World Toilet Day: Addressing refugee sanitation needs in Uganda to save livesMore than one million South Sudanese refugees in Uganda put immense pressure on facilities to receive newcomers. One area which all people can relate to is the need for latrines. But latrine and hygiene facilities have improved in several settlements, the Danish Refugee Council said ahead of World Toilet Day, November 19.
Most of the refugee settlements hosting South Sudanese refugees in Uganda are in the West Nile region of the country. In 2016 when the refugee influx began, these settlements faced a shortage of latrines.
The latrine coverage has since improved due to the intervention of actors like DRC which have been working on improving responsible disposal of human waste and improved hygiene awareness in the settlements.
‘‘Significant progress has been made in improving latrine coverage in settlements like Rhino Camp. The risky practice of open defecation that was initially common has been reduced due to sensitization on toilet use,’’ said Daphne Mandhawun, a DRC WASH Coordinator for Imvepi and Rhino Camp settlements.
‘‘When we were first brought in Rhino Camp in August 2016, DRC was the first NGO to assist us with kits for digging latrines,’’ says Emerida Kolo, a 60 year old widow.
‘‘I have a latrine. This has prevented me from getting diseases like Cholera. I maintain the latrine. Children’s faeces is dropped in the latrine which eliminates flies,’’ added Kolo.
But even with such progress, more still needs to be done. Initial findings of an assessment done by REACH indicates that 46% of the households in Palorinya and Maaji settlements in Adjumani district lack a household latrine. REACH is a joint initiative of IMPACT, one of the partners in a DRC led 18- month long consortium being implemented with support from EU humanitarian aid.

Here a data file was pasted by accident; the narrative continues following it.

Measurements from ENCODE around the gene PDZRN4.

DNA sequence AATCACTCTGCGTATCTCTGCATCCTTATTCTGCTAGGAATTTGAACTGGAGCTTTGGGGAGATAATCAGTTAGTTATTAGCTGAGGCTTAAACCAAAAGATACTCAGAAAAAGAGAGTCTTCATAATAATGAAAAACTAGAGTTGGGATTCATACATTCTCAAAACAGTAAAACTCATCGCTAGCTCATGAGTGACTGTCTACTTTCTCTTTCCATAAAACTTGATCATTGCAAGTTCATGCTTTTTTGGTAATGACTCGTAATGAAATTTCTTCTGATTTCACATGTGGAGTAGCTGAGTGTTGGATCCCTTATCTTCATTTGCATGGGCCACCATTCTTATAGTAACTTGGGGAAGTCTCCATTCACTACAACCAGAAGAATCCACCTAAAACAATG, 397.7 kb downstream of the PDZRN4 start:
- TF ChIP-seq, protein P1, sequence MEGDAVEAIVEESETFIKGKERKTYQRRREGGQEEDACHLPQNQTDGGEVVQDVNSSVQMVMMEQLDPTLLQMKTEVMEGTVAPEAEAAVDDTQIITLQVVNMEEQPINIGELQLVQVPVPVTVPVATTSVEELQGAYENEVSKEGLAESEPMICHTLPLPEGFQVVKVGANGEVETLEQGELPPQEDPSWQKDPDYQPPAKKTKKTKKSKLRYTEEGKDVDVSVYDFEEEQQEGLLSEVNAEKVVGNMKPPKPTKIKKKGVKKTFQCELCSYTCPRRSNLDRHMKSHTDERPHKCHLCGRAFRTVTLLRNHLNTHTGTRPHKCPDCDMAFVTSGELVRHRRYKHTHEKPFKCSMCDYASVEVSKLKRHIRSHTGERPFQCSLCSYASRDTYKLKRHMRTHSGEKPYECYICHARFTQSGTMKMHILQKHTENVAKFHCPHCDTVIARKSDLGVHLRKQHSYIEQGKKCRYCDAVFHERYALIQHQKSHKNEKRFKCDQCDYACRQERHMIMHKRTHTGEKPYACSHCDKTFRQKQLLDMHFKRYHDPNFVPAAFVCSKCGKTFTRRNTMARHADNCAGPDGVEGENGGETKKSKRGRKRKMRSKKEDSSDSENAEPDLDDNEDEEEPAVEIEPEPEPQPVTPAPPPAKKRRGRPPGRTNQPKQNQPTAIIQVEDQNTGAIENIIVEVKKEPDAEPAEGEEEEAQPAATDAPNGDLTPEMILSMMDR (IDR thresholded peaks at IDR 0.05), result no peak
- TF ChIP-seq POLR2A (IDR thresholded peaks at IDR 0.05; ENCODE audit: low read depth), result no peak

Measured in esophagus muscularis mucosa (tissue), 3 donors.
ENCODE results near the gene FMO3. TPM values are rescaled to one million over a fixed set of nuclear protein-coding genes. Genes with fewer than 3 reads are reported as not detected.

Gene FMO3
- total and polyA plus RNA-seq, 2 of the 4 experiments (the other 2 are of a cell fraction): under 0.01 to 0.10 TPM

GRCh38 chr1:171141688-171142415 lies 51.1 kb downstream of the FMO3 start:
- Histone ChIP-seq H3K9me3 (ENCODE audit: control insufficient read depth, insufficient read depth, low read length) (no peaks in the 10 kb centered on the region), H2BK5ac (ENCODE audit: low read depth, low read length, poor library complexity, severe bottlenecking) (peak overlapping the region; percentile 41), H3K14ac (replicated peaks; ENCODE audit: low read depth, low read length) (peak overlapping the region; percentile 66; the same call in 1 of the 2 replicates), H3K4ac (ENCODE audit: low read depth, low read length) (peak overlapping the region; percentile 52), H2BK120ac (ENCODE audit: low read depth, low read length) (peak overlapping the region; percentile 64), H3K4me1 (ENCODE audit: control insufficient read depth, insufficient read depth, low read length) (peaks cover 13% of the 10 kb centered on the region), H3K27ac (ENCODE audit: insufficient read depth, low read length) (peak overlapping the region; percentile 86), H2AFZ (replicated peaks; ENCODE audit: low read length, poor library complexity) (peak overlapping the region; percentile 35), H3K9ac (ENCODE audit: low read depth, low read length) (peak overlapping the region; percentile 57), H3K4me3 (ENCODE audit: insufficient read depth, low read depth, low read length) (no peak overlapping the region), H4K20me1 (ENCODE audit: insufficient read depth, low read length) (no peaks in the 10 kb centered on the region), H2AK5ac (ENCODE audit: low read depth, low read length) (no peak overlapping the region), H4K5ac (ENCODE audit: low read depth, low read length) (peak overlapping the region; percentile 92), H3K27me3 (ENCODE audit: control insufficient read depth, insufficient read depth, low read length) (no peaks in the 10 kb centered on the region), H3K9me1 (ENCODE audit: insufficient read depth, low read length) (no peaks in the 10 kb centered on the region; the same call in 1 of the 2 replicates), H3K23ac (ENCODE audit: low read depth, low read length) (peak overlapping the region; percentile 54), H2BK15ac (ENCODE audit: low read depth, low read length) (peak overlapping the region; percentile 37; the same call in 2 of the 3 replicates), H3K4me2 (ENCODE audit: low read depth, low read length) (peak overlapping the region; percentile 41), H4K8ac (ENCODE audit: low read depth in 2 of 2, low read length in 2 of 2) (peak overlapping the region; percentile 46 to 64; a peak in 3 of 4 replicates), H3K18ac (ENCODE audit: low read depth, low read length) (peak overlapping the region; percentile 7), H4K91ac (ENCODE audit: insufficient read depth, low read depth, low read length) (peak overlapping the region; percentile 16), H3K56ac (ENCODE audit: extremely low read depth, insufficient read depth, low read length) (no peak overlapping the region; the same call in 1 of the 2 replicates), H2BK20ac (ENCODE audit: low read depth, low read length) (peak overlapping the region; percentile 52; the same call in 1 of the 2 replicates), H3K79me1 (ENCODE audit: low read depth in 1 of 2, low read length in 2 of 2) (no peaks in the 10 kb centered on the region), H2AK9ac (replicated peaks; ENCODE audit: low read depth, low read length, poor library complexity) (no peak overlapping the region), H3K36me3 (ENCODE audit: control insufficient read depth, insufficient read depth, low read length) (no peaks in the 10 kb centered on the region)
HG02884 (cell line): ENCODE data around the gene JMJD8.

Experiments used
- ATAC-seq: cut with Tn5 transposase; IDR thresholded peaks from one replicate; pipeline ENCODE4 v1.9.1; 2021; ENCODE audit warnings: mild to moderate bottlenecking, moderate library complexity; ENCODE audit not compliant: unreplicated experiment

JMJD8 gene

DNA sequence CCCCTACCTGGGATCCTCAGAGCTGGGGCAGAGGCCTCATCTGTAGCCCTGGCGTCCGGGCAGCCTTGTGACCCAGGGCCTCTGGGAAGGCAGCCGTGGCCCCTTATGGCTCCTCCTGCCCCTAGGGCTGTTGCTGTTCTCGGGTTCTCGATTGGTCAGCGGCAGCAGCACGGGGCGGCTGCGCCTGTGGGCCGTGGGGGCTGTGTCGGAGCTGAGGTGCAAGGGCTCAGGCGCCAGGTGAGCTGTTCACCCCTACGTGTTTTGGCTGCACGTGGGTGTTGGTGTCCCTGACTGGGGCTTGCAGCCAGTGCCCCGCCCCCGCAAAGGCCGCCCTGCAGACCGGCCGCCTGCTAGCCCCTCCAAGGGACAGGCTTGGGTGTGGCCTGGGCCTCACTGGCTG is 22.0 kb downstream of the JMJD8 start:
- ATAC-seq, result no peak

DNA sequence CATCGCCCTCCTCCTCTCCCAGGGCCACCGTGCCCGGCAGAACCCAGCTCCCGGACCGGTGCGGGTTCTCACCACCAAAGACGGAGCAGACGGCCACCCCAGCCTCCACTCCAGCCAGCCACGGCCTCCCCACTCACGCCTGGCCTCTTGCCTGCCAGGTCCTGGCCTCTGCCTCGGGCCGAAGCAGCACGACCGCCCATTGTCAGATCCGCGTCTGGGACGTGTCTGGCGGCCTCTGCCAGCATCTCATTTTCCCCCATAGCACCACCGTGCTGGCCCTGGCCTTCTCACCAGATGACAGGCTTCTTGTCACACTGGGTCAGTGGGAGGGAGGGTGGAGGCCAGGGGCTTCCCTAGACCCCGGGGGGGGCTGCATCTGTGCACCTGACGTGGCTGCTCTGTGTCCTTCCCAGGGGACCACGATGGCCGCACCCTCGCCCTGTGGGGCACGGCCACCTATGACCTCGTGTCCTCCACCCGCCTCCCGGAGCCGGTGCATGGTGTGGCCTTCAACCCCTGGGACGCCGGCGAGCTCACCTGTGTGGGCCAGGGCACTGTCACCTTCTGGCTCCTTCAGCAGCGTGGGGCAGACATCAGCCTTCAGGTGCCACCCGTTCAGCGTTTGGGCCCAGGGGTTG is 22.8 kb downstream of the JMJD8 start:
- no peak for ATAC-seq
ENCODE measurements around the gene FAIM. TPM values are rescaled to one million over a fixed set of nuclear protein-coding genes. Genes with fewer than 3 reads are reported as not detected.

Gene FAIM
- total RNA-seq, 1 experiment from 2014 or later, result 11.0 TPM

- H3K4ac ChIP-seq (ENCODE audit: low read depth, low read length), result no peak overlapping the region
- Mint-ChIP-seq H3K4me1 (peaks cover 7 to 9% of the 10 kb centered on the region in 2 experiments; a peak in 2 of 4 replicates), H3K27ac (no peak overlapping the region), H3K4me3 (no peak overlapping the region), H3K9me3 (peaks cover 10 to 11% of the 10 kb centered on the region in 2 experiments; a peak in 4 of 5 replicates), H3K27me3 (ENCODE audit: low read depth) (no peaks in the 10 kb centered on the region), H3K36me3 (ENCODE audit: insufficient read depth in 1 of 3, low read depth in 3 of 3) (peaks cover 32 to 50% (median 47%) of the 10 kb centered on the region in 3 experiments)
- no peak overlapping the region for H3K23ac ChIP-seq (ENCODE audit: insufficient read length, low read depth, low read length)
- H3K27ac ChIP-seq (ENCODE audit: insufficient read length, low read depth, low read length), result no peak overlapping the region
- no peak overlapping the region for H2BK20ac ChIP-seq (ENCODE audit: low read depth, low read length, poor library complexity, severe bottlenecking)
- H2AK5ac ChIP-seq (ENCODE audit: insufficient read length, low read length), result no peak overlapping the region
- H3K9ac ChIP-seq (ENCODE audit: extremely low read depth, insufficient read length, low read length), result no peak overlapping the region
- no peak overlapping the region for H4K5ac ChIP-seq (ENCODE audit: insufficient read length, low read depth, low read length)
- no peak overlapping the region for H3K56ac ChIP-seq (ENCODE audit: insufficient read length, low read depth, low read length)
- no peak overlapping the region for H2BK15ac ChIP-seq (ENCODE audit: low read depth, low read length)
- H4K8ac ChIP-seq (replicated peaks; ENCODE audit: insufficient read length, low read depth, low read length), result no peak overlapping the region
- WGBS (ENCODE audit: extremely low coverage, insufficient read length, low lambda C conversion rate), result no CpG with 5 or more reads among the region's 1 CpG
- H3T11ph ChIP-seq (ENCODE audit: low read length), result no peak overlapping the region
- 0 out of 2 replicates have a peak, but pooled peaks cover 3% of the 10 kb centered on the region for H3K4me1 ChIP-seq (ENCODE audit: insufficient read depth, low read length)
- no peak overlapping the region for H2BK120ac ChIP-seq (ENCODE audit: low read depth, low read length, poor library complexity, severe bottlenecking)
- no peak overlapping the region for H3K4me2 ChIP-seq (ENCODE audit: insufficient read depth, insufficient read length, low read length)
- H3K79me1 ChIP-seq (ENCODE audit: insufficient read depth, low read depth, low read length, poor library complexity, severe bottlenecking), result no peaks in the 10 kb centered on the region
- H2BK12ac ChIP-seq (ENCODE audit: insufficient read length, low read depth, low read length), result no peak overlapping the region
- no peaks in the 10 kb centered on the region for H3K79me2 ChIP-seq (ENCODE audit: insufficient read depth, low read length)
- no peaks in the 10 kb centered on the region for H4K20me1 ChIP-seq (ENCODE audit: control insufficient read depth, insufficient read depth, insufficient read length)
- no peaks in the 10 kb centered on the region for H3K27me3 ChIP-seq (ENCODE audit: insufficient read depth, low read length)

REACH’s gap analysis, including where there is a need for more latrines, is being used to inform the intervention of the organisations in the consortium which includes the Lutheran World Federation (LWF) and Windle Trust International Uganda.
To address the existing gaps in latrine coverage, DRC and the organisations in the consortium are supporting the refugee communities to construct 250 emergency latrines for new arrivals from South Sudan. An additional 960 latrines will also be built for Persons with Special Needs (PSN). And 20 blocks of latrines each with five stances will be constructed at schools attended by refugee and host community school- going children.
Toilet-digging kit composed of a pickaxe handle, a shovel, a piece of rope, a digging bar, a 16 litre bucket, a machete and a measuring tape have been procured to support households in the latrine digging process.
Supporting refugees to dig their latrines is not the only activity aimed at improving sanitation and latrine coverage in the refugee communities. In Pagorinya and Agojo settlements, LWF has carried out household sensitisation campaigns and trained 15 hygiene promoters, reaching 4,885 residents.
‘‘With a latrine, open defecation and waterborne infections have become history in my household,’’ said 48 year old Adrua Joyce, an Agojo resident.
Toilets, the UN says, ‘‘save lives because human waste spreads killer diseases’ ’DRC and its partners in Uganda are contributing to saving lives through supporting refugees to construct latrines for responsible management of human waste and thereby improving sanitation and saving lives.
In 2013, the UN General Assembly designated November 19 as World Toilet Day. The UN puts the number of people living without household toilets at 4.5 billion.
The theme for this year’s World Toilet Days is: Wastewater.
Where human waste goes and how it is managed, more so in a conflict and displacement situation has an impact on the quality of life of a people already in distress-- the internally displaced and refugee population.
In July 2016, Uganda witnessed an unprecedented influx of South Sudanese refugees fleeing conflict in their country.
By August 2017, according to UNHCR, the number of South Sudanese refugees in Uganda had surpassed the one million mark. Of these, UNHCR says, 80% are women and children.